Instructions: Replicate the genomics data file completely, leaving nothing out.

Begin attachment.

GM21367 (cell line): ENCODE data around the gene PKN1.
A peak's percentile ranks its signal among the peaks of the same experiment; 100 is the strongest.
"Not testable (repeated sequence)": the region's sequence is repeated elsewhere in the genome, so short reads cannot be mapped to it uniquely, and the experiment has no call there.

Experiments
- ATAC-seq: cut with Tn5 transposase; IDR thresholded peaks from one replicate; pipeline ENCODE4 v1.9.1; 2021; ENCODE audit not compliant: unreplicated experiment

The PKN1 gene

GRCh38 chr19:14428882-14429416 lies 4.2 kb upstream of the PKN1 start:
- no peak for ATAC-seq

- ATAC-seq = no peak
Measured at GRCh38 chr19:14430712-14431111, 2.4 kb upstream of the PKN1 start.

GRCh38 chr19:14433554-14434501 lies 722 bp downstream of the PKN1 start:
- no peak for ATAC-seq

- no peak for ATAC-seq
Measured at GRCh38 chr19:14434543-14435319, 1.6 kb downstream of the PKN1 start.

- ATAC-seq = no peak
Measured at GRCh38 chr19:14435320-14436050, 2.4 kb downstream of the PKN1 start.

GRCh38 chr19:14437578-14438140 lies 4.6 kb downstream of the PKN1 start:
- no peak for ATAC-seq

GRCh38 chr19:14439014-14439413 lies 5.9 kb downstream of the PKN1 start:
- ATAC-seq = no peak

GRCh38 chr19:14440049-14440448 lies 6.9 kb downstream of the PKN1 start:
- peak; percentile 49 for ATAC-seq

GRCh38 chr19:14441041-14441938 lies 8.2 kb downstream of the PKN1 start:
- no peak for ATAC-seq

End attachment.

GM21367 (cell line): ENCODE data around the gene PKN1.
A peak's percentile ranks its signal among the peaks of the same experiment; 100 is the strongest.
"Not testable (repeated sequence)": the region's sequence is repeated elsewhere in the genome, so short reads cannot be mapped to it uniquely, and the experiment has no call there.

Experiments
- ATAC-seq: cut with Tn5 transposase; IDR thresholded peaks from one replicate; pipeline ENCODE4 v1.9.1; 2021; ENCODE audit not compliant: unreplicated experiment

The PKN1 gene

GRCh38 chr19:14428882-14429416 lies 4.2 kb upstream of the PKN1 start:
- no peak for ATAC-seq

- ATAC-seq = no peak
Measured at GRCh38 chr19:14430712-14431111, 2.4 kb upstream of the PKN1 start.

GRCh38 chr19:14433554-14434501 lies 722 bp downstream of the PKN1 start:
- no peak for ATAC-seq

- no peak for ATAC-seq
Measured at GRCh38 chr19:14434543-14435319, 1.6 kb downstream of the PKN1 start.

- ATAC-seq = no peak
Measured at GRCh38 chr19:14435320-14436050, 2.4 kb downstream of the PKN1 start.

GRCh38 chr19:14437578-14438140 lies 4.6 kb downstream of the PKN1 start:
- no peak for ATAC-seq

GRCh38 chr19:14439014-14439413 lies 5.9 kb downstream of the PKN1 start:
- ATAC-seq = no peak

GRCh38 chr19:14440049-14440448 lies 6.9 kb downstream of the PKN1 start:
- peak; percentile 49 for ATAC-seq

GRCh38 chr19:14441041-14441938 lies 8.2 kb downstream of the PKN1 start:
- no peak for ATAC-seq